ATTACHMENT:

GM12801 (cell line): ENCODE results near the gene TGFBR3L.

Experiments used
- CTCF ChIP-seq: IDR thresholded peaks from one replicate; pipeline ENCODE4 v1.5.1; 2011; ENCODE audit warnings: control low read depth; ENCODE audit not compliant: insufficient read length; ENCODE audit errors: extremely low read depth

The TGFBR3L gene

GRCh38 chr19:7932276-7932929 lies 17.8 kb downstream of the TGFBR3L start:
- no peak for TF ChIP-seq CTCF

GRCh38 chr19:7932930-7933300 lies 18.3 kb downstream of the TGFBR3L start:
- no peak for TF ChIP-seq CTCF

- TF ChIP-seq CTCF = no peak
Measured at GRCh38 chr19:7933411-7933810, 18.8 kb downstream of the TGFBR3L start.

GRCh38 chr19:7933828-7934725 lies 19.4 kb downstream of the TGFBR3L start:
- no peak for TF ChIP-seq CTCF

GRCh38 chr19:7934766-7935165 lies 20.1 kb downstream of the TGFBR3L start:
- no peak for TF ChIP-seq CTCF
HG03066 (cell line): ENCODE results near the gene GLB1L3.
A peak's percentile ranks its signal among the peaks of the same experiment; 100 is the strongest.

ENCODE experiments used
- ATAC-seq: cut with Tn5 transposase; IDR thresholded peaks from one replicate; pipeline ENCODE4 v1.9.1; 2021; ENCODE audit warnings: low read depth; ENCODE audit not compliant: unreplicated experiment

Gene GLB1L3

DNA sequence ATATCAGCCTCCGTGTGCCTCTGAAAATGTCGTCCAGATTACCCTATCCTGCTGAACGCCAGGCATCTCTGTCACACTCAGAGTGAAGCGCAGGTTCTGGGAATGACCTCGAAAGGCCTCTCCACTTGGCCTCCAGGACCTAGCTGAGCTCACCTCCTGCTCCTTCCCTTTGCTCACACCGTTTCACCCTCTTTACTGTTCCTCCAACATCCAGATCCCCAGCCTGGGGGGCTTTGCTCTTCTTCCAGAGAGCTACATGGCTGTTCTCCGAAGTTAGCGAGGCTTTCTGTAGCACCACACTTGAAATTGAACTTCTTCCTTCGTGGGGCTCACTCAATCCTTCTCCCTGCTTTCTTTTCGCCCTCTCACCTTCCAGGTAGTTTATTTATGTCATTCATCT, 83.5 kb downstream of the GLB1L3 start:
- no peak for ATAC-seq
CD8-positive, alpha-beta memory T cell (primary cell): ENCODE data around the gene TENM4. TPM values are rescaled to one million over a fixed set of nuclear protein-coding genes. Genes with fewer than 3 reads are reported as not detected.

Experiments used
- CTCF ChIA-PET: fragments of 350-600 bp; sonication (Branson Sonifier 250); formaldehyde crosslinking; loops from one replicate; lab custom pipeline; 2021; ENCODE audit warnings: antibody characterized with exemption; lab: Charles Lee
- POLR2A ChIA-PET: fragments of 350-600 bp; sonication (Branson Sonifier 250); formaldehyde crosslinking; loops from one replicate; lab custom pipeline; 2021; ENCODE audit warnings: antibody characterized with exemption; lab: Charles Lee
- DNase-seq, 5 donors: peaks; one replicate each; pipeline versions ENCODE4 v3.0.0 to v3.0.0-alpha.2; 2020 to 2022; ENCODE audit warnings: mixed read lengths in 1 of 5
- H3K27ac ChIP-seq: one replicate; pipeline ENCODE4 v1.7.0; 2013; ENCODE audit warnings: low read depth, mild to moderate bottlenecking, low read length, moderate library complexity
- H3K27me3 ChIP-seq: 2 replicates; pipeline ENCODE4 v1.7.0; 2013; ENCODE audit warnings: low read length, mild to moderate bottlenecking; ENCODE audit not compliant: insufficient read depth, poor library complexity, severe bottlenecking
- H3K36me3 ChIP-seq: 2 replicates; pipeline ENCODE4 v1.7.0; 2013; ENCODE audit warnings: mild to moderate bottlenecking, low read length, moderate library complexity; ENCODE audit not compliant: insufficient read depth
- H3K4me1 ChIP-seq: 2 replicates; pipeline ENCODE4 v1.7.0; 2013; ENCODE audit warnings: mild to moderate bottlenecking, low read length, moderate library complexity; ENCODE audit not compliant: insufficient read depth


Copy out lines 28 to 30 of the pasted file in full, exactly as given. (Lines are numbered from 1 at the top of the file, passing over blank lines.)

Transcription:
- H3K27me3 ChIP-seq: 2 replicates; pipeline ENCODE4 v1.7.0; 2013; ENCODE audit warnings: low read length, mild to moderate bottlenecking; ENCODE audit not compliant: insufficient read depth, poor library complexity, severe bottlenecking
- H3K36me3 ChIP-seq: 2 replicates; pipeline ENCODE4 v1.7.0; 2013; ENCODE audit warnings: mild to moderate bottlenecking, low read length, moderate library complexity; ENCODE audit not compliant: insufficient read depth
- H3K4me1 ChIP-seq: 2 replicates; pipeline ENCODE4 v1.7.0; 2013; ENCODE audit warnings: mild to moderate bottlenecking, low read length, moderate library complexity; ENCODE audit not compliant: insufficient read depth